Updated: November 16, 2021 1:47:49 pm
At the Indian Association of Paediatric Surgeons (IAPS), president-elect Dr Dasmit Singh has raised concern over rising incidents of trauma injuries among children below 18 years. Most of the injuries among children occur at home, followed by those on the road, Dr Singh said.
Paediatric surgery week is celebrated from November 14-20 and, as part of an IAPS initiative, surgeons have released eye-catching posters on child safety. The theme for this year is ‘Paediatric surgeons – Partnering caregivers for child safety’. The posters have been displayed across OPDs in childcare clinics and hospitals, and talks and workshops are being held to create awareness about child safety.
“We see about two to three patients every week,” says Dr Singh, who is the Consulting Paediatric Surgeon at Jehangir Hospital and Surya Mother & Child Care Hospital. “Majority of the injuries are trivial and can be treated by first aid at home. There, however, are also cases referred to the emergency department of hospitals that require investigations and treatment. Unfortunately, some critical ones are either brought dead or need some kind of surgery to an internal organ,” Dr Singh said.
According to an observational study from a centre in South India which was published in the Journal of Emergencies, Trauma and Shock, majority of children sustained injuries at home and on the road. “During this week, we have released several posters that promote child safety at home and school. For instance, paediatric injuries due to fall from a height can be prevented by covered balconies and roof railings, while burns in children can be avoided with separate cooking areas or boiling of milk in large pots over low stoves,” Dr Singh said, while referring to the study.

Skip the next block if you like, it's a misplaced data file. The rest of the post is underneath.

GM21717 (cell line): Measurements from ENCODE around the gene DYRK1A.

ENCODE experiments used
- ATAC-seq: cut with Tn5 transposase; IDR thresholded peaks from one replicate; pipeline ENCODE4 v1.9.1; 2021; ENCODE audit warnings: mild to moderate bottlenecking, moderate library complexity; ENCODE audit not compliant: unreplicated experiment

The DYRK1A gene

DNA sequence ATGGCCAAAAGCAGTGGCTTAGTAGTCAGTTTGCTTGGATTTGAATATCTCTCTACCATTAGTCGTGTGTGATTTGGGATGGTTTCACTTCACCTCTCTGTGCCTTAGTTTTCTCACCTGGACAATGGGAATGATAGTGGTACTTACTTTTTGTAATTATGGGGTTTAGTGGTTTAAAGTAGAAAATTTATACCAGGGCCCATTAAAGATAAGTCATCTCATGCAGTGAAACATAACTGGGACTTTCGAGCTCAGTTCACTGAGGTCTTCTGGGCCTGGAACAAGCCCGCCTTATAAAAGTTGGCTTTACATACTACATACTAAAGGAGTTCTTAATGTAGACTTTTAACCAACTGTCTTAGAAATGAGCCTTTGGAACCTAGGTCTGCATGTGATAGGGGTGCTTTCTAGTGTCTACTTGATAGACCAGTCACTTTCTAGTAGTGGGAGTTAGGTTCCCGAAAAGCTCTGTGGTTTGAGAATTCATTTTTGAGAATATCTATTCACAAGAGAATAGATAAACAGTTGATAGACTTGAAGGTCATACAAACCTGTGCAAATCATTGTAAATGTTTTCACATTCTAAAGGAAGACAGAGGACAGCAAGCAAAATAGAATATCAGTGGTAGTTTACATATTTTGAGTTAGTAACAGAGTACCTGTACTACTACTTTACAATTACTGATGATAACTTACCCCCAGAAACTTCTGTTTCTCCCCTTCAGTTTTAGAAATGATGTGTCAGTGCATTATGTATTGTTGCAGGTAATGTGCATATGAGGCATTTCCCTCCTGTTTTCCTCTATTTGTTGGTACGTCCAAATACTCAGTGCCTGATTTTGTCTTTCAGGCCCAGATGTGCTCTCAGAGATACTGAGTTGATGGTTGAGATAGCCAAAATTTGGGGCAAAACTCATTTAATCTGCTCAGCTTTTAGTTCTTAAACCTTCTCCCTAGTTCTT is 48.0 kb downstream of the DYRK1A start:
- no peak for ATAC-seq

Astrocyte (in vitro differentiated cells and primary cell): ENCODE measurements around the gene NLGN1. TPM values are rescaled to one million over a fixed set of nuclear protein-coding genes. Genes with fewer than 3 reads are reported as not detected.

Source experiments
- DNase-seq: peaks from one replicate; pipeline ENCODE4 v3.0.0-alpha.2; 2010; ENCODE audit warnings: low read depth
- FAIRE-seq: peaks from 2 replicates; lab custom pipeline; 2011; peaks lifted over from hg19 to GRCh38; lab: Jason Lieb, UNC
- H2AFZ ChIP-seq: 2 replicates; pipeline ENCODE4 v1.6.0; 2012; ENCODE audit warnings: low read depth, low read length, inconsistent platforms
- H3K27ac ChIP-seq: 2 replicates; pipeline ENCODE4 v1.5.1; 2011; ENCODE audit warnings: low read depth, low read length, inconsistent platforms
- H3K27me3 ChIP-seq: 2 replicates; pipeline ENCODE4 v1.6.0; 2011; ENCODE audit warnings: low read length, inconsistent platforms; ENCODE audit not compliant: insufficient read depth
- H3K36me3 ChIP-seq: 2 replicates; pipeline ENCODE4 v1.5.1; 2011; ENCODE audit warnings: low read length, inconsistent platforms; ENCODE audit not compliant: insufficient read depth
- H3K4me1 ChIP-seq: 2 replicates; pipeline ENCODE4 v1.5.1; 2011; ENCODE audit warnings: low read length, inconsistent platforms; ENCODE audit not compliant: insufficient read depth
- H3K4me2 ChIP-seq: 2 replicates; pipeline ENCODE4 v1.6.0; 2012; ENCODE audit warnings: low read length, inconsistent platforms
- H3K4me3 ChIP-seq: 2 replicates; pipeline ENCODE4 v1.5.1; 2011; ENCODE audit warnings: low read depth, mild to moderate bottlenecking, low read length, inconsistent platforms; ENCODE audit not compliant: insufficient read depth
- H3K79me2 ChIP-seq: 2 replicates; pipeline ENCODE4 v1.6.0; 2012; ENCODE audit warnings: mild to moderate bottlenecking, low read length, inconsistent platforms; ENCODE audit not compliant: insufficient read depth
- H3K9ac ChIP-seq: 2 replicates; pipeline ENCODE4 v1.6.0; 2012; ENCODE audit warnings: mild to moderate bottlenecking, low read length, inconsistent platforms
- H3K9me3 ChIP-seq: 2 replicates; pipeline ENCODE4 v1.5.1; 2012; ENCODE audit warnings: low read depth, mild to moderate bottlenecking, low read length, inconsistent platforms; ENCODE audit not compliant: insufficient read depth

However, data is scarce in the country on the number of children injured and hospitalised. According to a report from the National Institute of Mental Health and Neuro Sciences (NIMHANS), the only source of data is from police agencies published collectively by the National Crime Records Bureau.
According to the World Health Organization, an estimated 5.2 million children under 5 years died mostly from preventable and treatable causes in 2019. Children aged 1 to 11 months accounted for 1.5 million of these deaths, while children aged 1 to 4 years accounted for 1.3 million deaths. Newborns (under 28 days) accounted for the remaining 2.4 million deaths. An additional 5,00,000 older children (5 to 9 years) died in 2019. As per WHO data, Nigeria, India and Pakistan topped the list of countries with the highest number of deaths under five years in 2019.
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